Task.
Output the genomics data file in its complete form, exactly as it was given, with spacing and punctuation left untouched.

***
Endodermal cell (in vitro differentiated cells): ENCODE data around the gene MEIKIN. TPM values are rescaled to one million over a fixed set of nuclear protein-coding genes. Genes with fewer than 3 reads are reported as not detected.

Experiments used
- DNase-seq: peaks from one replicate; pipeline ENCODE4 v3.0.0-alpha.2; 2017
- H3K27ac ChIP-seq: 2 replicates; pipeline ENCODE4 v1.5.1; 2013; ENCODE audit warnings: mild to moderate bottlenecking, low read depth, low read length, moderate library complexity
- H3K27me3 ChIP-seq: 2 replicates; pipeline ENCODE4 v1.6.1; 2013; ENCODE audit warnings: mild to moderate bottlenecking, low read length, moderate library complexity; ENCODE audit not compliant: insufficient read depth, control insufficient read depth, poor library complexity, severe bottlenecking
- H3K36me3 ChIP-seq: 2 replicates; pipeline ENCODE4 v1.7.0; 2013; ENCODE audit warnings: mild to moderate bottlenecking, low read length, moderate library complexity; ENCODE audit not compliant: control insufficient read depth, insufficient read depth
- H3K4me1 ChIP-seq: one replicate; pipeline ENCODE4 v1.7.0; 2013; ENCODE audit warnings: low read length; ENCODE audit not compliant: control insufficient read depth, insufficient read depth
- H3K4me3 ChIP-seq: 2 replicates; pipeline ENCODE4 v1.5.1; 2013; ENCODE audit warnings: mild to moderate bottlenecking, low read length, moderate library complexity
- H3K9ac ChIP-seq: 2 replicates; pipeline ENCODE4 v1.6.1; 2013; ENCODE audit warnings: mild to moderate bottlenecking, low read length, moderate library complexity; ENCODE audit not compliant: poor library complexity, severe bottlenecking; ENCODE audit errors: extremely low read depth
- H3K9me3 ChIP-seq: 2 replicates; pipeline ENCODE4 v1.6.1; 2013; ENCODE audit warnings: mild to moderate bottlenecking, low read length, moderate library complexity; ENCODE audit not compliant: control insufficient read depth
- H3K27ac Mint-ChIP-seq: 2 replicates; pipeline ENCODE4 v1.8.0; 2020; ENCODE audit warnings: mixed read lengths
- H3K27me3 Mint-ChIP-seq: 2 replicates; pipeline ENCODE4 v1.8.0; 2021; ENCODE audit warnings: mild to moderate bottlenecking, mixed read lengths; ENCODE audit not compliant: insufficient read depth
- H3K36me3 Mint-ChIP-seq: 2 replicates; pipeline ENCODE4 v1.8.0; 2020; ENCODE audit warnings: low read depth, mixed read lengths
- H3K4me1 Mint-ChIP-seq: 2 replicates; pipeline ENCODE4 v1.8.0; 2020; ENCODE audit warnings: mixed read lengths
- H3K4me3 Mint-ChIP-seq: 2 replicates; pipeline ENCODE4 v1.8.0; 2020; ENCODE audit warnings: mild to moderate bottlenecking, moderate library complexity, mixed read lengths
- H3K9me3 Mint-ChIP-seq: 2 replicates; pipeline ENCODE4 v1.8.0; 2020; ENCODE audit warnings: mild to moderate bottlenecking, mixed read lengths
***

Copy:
Endodermal cell (in vitro differentiated cells): ENCODE data around the gene MEIKIN. TPM values are rescaled to one million over a fixed set of nuclear protein-coding genes. Genes with fewer than 3 reads are reported as not detected.

Experiments used
- DNase-seq: peaks from one replicate; pipeline ENCODE4 v3.0.0-alpha.2; 2017
- H3K27ac ChIP-seq: 2 replicates; pipeline ENCODE4 v1.5.1; 2013; ENCODE audit warnings: mild to moderate bottlenecking, low read depth, low read length, moderate library complexity
- H3K27me3 ChIP-seq: 2 replicates; pipeline ENCODE4 v1.6.1; 2013; ENCODE audit warnings: mild to moderate bottlenecking, low read length, moderate library complexity; ENCODE audit not compliant: insufficient read depth, control insufficient read depth, poor library complexity, severe bottlenecking
- H3K36me3 ChIP-seq: 2 replicates; pipeline ENCODE4 v1.7.0; 2013; ENCODE audit warnings: mild to moderate bottlenecking, low read length, moderate library complexity; ENCODE audit not compliant: control insufficient read depth, insufficient read depth
- H3K4me1 ChIP-seq: one replicate; pipeline ENCODE4 v1.7.0; 2013; ENCODE audit warnings: low read length; ENCODE audit not compliant: control insufficient read depth, insufficient read depth
- H3K4me3 ChIP-seq: 2 replicates; pipeline ENCODE4 v1.5.1; 2013; ENCODE audit warnings: mild to moderate bottlenecking, low read length, moderate library complexity
- H3K9ac ChIP-seq: 2 replicates; pipeline ENCODE4 v1.6.1; 2013; ENCODE audit warnings: mild to moderate bottlenecking, low read length, moderate library complexity; ENCODE audit not compliant: poor library complexity, severe bottlenecking; ENCODE audit errors: extremely low read depth
- H3K9me3 ChIP-seq: 2 replicates; pipeline ENCODE4 v1.6.1; 2013; ENCODE audit warnings: mild to moderate bottlenecking, low read length, moderate library complexity; ENCODE audit not compliant: control insufficient read depth
- H3K27ac Mint-ChIP-seq: 2 replicates; pipeline ENCODE4 v1.8.0; 2020; ENCODE audit warnings: mixed read lengths
- H3K27me3 Mint-ChIP-seq: 2 replicates; pipeline ENCODE4 v1.8.0; 2021; ENCODE audit warnings: mild to moderate bottlenecking, mixed read lengths; ENCODE audit not compliant: insufficient read depth
- H3K36me3 Mint-ChIP-seq: 2 replicates; pipeline ENCODE4 v1.8.0; 2020; ENCODE audit warnings: low read depth, mixed read lengths
- H3K4me1 Mint-ChIP-seq: 2 replicates; pipeline ENCODE4 v1.8.0; 2020; ENCODE audit warnings: mixed read lengths
- H3K4me3 Mint-ChIP-seq: 2 replicates; pipeline ENCODE4 v1.8.0; 2020; ENCODE audit warnings: mild to moderate bottlenecking, moderate library complexity, mixed read lengths
- H3K9me3 Mint-ChIP-seq: 2 replicates; pipeline ENCODE4 v1.8.0; 2020; ENCODE audit warnings: mild to moderate bottlenecking, mixed read lengths